Key findings from the Docking Institute’s independent analysis include:

Population and Labor Force
  • Population of Labor Basin: The Ellis County Labor Basin has a population of 82,830.
  • Civilian Labor Force: There are 45,367 individuals in the Civilian Labor Force.
  • Available Labor Pool: The Available Labor Pool consists of 25,697 individuals.
Non-Working Members
  • Currently Looking for Work: An estimated 1,337 (5.2%) non-working members are actively seeking employment.
  • Interested in Working: Around 3,790 (14.7%) non-working members are interested in employment given the right opportunities.
Working Members
  • Currently Looking for Work: About 3,622 (14.1%) working members are actively looking for new jobs.
  • Interested in Different Jobs: Approximately 16,948 (66.0%) working members are open to new job opportunities.
Education and Demographics
  • Education Level: Over four-fifths (82.8%) of the Available Labor Pool have at least some college experience, and almost all (99.2%) have at least a high school diploma.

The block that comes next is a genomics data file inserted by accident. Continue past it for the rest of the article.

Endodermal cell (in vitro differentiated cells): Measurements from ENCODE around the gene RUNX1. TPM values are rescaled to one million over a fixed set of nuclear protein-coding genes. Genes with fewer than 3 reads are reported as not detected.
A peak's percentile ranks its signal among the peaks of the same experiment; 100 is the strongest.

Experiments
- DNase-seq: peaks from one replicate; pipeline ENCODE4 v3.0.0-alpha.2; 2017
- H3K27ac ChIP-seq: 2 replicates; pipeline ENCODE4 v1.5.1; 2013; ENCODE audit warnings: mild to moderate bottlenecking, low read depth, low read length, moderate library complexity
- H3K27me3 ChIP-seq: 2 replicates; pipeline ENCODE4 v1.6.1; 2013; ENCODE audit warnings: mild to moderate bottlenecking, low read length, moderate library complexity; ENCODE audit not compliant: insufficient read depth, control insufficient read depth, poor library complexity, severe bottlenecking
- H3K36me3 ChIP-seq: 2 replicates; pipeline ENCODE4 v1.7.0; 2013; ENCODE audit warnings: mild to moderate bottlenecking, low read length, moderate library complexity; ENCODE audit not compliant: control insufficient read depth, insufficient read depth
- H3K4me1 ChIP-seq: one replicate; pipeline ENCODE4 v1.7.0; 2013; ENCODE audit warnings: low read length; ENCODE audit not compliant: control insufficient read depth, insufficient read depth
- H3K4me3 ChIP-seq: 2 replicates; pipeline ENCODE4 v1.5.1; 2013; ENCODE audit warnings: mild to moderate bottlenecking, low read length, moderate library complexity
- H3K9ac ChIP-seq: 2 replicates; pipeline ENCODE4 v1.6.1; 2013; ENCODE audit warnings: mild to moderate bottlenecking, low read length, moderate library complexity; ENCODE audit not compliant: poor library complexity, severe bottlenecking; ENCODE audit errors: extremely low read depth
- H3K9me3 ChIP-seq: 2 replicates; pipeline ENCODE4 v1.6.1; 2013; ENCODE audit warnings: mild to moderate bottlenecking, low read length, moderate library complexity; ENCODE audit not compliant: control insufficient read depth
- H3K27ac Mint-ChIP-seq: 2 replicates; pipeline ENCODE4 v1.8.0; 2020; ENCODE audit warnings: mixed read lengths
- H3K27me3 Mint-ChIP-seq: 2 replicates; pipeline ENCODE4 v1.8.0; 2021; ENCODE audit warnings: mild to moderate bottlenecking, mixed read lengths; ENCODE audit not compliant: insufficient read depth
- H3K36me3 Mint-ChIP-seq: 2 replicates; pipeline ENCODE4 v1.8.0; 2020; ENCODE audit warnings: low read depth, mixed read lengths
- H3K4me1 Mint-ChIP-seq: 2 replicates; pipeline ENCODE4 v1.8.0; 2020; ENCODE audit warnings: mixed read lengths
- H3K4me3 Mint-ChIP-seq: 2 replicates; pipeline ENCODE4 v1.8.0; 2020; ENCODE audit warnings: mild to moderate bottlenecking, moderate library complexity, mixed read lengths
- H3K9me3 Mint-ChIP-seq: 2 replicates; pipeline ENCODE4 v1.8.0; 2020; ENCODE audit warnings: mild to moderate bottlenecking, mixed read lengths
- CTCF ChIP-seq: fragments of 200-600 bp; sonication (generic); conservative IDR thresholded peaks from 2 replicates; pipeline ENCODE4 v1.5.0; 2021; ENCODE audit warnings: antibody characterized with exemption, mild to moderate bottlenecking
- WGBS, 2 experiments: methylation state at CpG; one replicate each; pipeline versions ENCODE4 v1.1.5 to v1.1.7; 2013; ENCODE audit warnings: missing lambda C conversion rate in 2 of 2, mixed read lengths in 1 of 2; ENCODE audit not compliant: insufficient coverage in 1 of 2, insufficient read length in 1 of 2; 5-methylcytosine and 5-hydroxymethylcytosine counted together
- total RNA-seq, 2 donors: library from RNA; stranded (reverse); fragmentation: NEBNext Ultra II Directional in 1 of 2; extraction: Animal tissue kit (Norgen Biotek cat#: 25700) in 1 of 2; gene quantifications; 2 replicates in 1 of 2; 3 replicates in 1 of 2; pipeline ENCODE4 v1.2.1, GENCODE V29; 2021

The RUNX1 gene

• Average Age and Gender: The average age is around 40 years old, and women make up more than half (56.2%) of the Pool.
Employment Sectors
  • General Laborers: Almost 18% of the Available Labor Pool are employed as general laborers.
  • Government/Technical/High Skill: An additional 5.1% work in government services or technical/high skill blue-collar occupations.
  • Service Sector Jobs: About 40% of the Pool work in service sector jobs.
  • Professional White-Collar Jobs: Approximately 17.1% are in professional white-collar jobs.
  • Not Currently Working: A fifth (20%) are not currently employed.
Willingness to Work and Commute
  • Willing to Change Fields: More than three-quarters (77.8%) are willing to work outside their primary field for new opportunities.
  • Commuting Willingness: More than a quarter (29%) are willing to commute up to 45 minutes one-way, while 72% will commute up to 30 minutes.
Desired Benefits

Top Desired Benefits: The four most important benefits are a good salary or hourly wage, on-the-job training (OJT) or paid training, good health benefits, and good retirement benefits.

Interest in New Jobs Based on Wage
  • At $10 an Hour: An estimated 3,836 members (15%) are interested.
  • At $15 an Hour: Approximately 10,134 (39%) are interested.
  • At $20 an Hour: Around 15,579 (61%) are interested.

Underemployed Members: Of the 20,570 employed members of the Available Labor Pool, 5,816 (28%) consider themselves underemployed.

Childcare Services
  • Have Childcare Services: About 4,558 (9.1%) of all survey respondents have childcare services.
  • Need Childcare Services: Another 895 (1.8%) report needing but lacking childcare services.